Sunshine returned Sunday morning after a blizzard dumped nearly a foot of snow along with high winds.

This was the first blizzard warning for the region since March 2018, according to WCSH 6 weather.

The snow began at about 7 a.m. Saturday, Jan. 29 with the steadier, heavier snow coming down in mid-morning. The peak of the storm was later Saturday, with winds of up to 35 miles per hour, with higher gusts of up to 55 miles per hour.

The snowstorm wound down early Sunday morning. A total of up to 24 inches of light, fluffy snow was expected, with drifts of several feet, but less than a foot was reported Sunday morning in many places. Temperatures were in the low to mid-teens during the storm.

The National Weather Service in Gray reported 12 inches of snow in Thomaston from the storm.

Gusty winds cause some power outages as branches broke off trees. Outages peaked at less than 100 across Knox County by Sunday morning.

The Maine Emergency Management Agency issued a news release late Thursday in preparation for the storm.

“With a serious storm expected to bring several inches of snow and strong winds across certain parts of Maine, I encourage people to be cautious and careful and to avoid driving if at all possible. If you do have to be on the road, it’s always important to be mindful of road crews and emergency responders who are working to keep us all safe,” Maine Gov. Janet Mills said in the news release. “As always, be sure to check in on your neighbors and loved ones to make sure they are okay and extend a helping hand to those who may need it.”

Pen Bay Medical Center and Waldo County General Hospital have made the following adjustments to outpatient services for Saturday, Jan. 29:

· COVID testing centers: PBMC testing will close at 10 a.m. WCGH testing will be closed.

· Walk-in Care: PBMC Walk-in Care and WCGH Walk-in Care will both close at noon.

The PBMC and WCGH emergency departments and inpatient units will remain open and able to serve patients for the duration of the storm.

The Rockland Public Library closed Saturday. The Rockland transfer station also closed Saturday. The Owls Head Transportation Museum also closed on Saturday.

Rockland announced a parking ban on city streets and public parking lots from 6 a.m. Saturday to 8 a.m. Sunday and again from midnight Sunday to 6 a.m. Monday. Off-street parking will be available in the city-owned lot on Winter Street.

Camden also announced a parking ban for all streets and parking lots in Camden, except for the Public Safety lot on Washington Street, from 8 a.m. Saturday morning to 6 a.m. Sunday. The Parking ban will then resume for the Camden downtown accumulated snow clean-up, from Sunday evening starting at 10 and continue to Monday morning at 6 am.

“We understand a daytime ban could be less than ideal, but it is necessary for crews to stay ahead of the conditions this anticipated storm will bring. Those who need street parking for short durations, like store or pharmacy visits, will not be subject to ticketing. We just ask that these are short duration parking situations. The second parking ban is needed to also allow for the safe removal of accumulated snow in the downtown area. The removal of accumulated snow after a large snow event is necessary to free up downtown parking and clear important drainage that prevents flooding and icing. Our Public Works crew appreciates your assistance in this matter, so they can safely and efficiently get our streets, parking spaces and drains cleared. If the storm is shorter in duration, and clean-up is ahead of schedule we will lift the parking ban early. Thank you for your cooperation,” the town announced on the Camden Police Department website.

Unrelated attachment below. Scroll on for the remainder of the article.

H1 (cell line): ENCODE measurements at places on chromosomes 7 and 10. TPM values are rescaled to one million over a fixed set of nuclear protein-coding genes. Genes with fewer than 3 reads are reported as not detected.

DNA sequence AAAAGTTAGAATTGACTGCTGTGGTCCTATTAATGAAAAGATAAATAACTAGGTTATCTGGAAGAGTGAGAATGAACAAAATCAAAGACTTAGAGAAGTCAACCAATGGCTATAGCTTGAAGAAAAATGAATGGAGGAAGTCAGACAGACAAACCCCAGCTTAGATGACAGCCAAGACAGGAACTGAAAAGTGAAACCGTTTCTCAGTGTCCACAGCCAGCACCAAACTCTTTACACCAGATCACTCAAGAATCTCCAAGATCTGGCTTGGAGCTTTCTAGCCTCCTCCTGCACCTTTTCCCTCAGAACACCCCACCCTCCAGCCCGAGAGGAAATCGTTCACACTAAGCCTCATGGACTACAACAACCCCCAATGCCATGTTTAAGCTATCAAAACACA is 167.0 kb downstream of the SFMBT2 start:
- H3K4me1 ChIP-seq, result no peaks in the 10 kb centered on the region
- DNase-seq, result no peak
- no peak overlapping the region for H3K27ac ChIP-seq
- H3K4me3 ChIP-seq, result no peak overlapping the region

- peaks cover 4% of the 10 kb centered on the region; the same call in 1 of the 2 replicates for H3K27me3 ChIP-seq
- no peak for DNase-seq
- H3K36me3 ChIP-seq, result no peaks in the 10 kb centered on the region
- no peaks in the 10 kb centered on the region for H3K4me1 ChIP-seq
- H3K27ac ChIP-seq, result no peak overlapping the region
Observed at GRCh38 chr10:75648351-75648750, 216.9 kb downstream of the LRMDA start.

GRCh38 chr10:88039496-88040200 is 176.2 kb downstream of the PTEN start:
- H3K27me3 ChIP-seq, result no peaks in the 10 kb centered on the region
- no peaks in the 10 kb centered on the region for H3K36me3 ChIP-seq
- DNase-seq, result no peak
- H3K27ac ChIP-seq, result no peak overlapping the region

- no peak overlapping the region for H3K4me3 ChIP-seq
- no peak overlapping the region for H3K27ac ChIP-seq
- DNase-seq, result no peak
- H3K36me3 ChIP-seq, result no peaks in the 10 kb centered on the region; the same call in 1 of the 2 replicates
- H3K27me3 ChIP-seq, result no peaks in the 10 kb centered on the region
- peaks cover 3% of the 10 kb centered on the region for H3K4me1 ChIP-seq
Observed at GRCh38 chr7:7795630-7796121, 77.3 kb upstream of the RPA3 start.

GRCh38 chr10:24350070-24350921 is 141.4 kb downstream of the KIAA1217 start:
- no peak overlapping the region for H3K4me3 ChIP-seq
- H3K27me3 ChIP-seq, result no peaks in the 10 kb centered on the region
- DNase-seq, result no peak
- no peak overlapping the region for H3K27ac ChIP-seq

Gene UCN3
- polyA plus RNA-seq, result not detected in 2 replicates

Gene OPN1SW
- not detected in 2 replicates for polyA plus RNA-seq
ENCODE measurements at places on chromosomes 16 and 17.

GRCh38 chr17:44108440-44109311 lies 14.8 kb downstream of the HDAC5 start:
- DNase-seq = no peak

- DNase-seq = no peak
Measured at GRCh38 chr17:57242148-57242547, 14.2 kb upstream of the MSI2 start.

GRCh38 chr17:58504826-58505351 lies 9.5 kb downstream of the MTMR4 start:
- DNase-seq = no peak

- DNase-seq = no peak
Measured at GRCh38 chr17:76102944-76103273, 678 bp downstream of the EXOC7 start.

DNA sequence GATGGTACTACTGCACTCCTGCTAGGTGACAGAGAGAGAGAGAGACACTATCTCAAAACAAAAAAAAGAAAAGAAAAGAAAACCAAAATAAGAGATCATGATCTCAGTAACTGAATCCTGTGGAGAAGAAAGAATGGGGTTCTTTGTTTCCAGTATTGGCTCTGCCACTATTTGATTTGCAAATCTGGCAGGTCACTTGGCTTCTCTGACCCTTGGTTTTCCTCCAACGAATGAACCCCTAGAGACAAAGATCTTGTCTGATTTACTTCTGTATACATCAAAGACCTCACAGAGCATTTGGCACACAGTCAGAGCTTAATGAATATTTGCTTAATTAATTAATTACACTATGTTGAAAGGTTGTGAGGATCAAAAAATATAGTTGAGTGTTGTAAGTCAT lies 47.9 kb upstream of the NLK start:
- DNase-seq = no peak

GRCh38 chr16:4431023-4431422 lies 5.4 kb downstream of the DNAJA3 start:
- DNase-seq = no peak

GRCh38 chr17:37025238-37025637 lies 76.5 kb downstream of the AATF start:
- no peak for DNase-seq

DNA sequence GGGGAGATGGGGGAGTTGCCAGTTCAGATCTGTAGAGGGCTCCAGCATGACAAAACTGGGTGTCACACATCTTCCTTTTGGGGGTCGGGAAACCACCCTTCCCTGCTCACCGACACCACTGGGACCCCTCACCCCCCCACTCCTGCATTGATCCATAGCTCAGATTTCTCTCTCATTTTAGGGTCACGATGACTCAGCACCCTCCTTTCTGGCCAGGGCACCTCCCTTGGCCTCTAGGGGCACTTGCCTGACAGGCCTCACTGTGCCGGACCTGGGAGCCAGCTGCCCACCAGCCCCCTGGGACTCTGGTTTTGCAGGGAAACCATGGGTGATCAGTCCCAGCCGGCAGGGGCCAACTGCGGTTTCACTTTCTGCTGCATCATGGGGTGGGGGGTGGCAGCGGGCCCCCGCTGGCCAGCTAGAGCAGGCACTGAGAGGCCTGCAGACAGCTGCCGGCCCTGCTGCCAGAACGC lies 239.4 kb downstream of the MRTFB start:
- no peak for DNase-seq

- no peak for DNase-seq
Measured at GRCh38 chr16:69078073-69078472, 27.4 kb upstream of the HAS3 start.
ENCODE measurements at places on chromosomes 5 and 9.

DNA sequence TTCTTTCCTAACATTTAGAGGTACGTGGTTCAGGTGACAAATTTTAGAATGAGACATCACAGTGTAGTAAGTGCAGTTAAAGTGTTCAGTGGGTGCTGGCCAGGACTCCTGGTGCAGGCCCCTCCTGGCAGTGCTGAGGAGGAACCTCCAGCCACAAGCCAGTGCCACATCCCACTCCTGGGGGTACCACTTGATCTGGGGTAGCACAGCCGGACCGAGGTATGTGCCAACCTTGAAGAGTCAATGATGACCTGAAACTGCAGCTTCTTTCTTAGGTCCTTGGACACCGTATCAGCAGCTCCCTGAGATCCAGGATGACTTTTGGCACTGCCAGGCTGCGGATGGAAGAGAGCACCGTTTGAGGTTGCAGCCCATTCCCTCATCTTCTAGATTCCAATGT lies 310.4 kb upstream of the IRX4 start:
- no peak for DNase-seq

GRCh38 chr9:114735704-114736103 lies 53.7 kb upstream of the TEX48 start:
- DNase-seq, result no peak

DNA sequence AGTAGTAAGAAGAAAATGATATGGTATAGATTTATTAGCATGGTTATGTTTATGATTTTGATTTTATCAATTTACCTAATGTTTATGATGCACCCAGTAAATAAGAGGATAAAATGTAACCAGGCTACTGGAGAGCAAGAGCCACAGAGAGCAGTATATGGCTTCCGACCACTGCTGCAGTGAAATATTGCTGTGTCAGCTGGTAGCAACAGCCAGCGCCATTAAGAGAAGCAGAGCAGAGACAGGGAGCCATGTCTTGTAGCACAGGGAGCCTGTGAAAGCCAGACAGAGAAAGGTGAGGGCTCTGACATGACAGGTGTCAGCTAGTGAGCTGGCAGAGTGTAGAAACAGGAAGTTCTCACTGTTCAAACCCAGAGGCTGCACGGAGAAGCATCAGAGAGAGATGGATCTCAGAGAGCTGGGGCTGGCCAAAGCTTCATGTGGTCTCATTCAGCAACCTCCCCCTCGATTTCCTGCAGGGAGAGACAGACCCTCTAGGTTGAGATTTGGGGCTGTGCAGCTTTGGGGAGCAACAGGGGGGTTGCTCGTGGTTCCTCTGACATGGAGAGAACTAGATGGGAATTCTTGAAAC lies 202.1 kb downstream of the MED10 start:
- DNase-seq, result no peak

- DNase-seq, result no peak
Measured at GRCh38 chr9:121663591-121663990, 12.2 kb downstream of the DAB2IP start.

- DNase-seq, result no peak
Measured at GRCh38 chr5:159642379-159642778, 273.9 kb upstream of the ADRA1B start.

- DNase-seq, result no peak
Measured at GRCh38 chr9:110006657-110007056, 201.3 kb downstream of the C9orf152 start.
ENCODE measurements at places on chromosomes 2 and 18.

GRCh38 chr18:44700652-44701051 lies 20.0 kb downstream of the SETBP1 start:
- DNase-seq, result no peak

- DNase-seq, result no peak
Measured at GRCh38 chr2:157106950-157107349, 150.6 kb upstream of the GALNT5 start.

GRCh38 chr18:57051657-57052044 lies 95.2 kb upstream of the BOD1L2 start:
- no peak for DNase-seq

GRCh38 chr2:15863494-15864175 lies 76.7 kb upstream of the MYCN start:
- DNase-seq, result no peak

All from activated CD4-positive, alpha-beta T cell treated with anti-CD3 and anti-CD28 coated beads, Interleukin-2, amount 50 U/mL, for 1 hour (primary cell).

“With tomorrow’s forecast calling for blizzard conditions we ask that you stay of the roads unless it for necessary or emergency travel. Blizzard conditions also bring whiteout conditions. This sometimes necessitate having plow trucks being taken off the roads until conditions improve. If you haven’t had the pleasure of being stuck on a roadway for hours it’s no fun. Staying off the roadways also assist our plow operators and Public Safety officials deal with the storm. If you have to go out please be prepared,” the police chief stated.

Kent Woodward, of South Thomaston, had his 50-foot tower and wind generator knocked over during the storm. The tower fell onto his workshop and some solar panels. Woodward says the tower will be replaced along with one solar panel. Photo by Kent Woodward.

Kent Woodward’s 50-foot tower toppled over onto solar panels on top of his South Thomaston workshop. Photo by Kent Woodward.

National Weather Service

The intersection of Park and Union street in Rockland during the Jan. 29 blizzard. Photo by Steve Betts

Rockland Main Street during the blizzard Jan. 29. Photo by Steve Betts

Two pedestrians on Cedar Street in Rockland brave the wind and the cold in the late morning of the storm Saturday, Jan. 29. Photo by Christine Simmonds

The storm cleared the roads in Rockland of traffic on Saturday at noon, Jan. 29. Photo by Christine Simmonds